As a kid growing up here Ken Melzen would accompany his dad on rounds delivering feed to local farmers.
Sometimes, those customers paid Melzen’s dad in animals.
“I’d be on the delivery truck with my father, we’d deliver feed and bring home a turkey in a bag,” Melzen recalls. “That’s what the farmers did back then if they didn’t have money for feed. They’d barter. My grandfather would trade feed for animals quite a bit.”
It’s a fond memory Ken shares as he spoke recently about his family’s 100 years in business in Glastonbury.
In 1920, Stanley Melzen, a Polish immigrant who came here through Ellis Island, founded the Melzen Grain Co.
“At our beginnings, we had a variety of names, including Melzen Grain Co., S. Melzen Feeds, and Melzen & Durdek,” the company’s webpage says. “Our first location was Station 35 (the name for the “center” of Glastonbury at that time). We shared a building with a phone company, which was upstairs from the feed store.”
Over the years the establishment changed locations a few times and Melzen’s even opened another store in Manchester. Today the business is headquartered at 100 Oak St.
Like the town itself, Melzen’s has evolved over the years as farming in Glastonbury ceased to be the town’s main industry.
Today the store is known as Melzen’s Pet Supply, though Ken, the third generation Melzen to run the operation, says the name doesn’t really encapsulate the wide diversity of goods the store sells.
“We can’t put a proper name on it because we do so much, large animal feed, dog and cat supplies. Then we do lawn and garden products, heating products, like stove pellets and bio bricks. We do bedding products for animals, fencing products, like split rail and electric fencing. We’re not just a feed store and we’re not just a pet store.”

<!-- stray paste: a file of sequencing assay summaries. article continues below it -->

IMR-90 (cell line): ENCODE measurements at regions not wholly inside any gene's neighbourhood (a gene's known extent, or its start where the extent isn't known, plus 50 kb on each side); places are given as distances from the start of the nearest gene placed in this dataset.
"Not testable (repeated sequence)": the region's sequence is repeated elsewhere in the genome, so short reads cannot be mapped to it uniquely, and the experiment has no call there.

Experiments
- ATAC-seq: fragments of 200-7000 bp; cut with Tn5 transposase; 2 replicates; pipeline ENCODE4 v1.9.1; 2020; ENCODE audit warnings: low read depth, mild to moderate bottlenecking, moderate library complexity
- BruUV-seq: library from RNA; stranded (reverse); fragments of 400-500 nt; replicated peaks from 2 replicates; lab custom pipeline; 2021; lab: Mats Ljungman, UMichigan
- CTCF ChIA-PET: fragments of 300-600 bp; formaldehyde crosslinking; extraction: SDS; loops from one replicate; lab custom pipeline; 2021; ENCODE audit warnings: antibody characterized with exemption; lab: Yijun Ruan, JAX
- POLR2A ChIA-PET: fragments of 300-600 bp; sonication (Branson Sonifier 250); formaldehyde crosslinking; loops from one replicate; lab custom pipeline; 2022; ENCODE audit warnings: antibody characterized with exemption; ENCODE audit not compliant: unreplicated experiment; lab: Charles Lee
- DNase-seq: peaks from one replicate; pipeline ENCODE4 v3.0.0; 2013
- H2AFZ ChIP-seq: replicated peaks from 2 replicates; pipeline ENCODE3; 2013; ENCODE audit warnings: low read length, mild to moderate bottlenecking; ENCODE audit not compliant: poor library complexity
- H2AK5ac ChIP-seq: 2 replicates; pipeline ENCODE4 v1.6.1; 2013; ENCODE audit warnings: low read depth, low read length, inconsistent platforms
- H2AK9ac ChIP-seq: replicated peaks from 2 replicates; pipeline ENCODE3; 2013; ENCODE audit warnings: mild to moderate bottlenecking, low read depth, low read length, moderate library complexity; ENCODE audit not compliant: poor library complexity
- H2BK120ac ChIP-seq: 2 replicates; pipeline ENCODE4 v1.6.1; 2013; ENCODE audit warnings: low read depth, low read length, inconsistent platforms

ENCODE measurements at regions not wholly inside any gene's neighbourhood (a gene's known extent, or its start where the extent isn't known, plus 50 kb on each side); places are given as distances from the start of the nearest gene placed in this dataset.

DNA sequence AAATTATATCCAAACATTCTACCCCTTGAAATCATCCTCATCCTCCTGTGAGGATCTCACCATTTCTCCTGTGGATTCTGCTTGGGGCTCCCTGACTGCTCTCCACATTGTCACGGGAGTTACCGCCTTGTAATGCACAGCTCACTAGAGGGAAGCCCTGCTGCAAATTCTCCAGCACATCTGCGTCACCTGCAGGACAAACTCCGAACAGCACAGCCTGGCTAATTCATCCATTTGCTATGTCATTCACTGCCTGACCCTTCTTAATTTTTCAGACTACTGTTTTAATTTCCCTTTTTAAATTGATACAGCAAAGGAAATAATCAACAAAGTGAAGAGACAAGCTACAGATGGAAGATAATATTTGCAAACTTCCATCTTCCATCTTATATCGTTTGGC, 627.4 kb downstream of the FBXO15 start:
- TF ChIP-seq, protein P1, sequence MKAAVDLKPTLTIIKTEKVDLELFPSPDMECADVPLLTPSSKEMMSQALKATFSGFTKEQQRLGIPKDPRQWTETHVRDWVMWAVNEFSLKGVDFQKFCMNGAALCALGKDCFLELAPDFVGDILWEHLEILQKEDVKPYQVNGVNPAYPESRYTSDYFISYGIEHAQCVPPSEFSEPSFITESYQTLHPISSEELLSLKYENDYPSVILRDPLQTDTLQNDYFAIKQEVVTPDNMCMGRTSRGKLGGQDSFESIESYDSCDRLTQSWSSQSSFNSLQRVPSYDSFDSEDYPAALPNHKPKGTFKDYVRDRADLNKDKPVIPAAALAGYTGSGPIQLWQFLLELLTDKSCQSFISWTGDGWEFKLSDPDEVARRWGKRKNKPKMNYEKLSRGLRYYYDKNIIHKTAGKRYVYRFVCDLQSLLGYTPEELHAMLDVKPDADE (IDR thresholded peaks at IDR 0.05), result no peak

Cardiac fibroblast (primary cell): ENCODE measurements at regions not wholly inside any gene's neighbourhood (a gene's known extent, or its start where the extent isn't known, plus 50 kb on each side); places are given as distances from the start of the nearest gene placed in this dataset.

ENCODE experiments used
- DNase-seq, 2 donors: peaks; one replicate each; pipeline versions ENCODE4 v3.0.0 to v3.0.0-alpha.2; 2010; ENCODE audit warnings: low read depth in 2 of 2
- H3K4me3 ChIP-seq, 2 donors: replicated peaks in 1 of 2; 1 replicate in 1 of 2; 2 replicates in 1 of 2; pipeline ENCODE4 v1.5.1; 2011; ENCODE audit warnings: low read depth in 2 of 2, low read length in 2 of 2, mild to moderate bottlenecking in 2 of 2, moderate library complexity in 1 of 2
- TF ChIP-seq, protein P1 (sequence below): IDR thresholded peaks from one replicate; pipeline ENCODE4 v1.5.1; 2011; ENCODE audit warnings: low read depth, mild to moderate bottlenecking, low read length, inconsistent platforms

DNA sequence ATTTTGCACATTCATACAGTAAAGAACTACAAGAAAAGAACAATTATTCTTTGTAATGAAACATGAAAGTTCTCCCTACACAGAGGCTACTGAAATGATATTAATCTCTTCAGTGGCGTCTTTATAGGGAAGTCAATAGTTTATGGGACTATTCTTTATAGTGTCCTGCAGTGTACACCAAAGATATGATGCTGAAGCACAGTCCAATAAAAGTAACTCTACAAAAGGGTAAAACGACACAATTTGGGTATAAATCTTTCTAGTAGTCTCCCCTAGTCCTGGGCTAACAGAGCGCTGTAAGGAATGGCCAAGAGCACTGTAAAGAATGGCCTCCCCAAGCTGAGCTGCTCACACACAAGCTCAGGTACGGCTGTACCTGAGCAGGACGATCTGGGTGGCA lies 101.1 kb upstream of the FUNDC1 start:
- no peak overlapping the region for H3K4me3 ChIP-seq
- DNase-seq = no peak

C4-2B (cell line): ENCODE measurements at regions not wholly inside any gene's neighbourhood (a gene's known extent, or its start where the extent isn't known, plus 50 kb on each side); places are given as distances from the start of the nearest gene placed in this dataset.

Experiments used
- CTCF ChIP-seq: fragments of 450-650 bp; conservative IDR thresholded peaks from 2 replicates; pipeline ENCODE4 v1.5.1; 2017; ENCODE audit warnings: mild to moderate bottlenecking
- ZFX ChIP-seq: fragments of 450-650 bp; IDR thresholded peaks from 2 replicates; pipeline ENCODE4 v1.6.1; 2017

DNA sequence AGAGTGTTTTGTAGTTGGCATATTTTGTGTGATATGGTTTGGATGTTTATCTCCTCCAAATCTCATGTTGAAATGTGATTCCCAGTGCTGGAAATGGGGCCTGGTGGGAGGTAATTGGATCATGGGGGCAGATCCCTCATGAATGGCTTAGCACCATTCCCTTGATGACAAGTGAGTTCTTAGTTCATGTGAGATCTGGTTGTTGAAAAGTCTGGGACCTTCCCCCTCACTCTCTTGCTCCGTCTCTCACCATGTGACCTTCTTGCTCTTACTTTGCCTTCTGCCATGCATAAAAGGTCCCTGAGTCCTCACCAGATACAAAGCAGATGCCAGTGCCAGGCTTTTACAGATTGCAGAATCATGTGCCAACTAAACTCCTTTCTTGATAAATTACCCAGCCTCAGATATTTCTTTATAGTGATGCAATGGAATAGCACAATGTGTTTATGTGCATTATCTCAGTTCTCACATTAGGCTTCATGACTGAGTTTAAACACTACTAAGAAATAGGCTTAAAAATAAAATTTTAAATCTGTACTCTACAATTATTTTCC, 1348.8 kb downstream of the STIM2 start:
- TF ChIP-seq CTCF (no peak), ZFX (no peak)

Melzen’s is one of several family-owned businesses that are celebrating their centennial this year, albeit in a low-key, pandemic fashion, including Katz Hardware on Main Street and Richards Service Inc., in South Glastonbury.
Their success in surviving for 100 years is their common ability to evolve to meet the town’s changing needs, says Robert Krieger, the 4th generation family operator of Katz Hardware.
“With all of us, the reason we’re still here is that we’ve adapted and we're constantly evolving.”
“At Katz, we’ve changed and done so many different things in this establishment and that’s how we’re still all in business. We used to have an Ice cream shop, we once sold auto parts, we used to do small engine repair. We used to not have paint in the hardware store, but now I’m the largest paint store in the town. We used to do lumber, but now we don’t do that because of Home Depot. Every year we’re changing.”
The store was founded by Ben Katz. His son Joe Katz ran the family business until his son, Dick Katz took over, who then handed the operation over to Bob.
Like Katz, Richards Service Inc., has also survived 100 years because the family running the business recognized when it was time to evolve, says Donna Walstedt. The changes at the business over the years have been both operational and cosmetic.
Founded by Donna’s grandfather, James Richards and his brother Johnny (Green) Richards the South Glastonbury gas station in 1920 sold fuel and offered small car repairs, such as oil and tire changes. In 1994 Donna’s dad, Francis Richards, expanded the business to include a small convenience store and waiting room for customers. About 10 years later he bought more property next to the station and expanded the fuel pumping station to include gas and diesel pumps. He also created a full convenience store, which Donna talked him into naming Fran’s Market. Donna, who has worked at her family’s station for 26 years, took over the reigns of the business when her dad died in 2012.
She started working at the station with her dad in 1994.
“I worked with him for 19 years, and for seven days a week we worked together, side by side.
He was the roots of the gas station and my dad really incorporated all of those old roots of the business in me. I still think of “How would dad do this, and how would dad do that. We were a real father-daughter team.”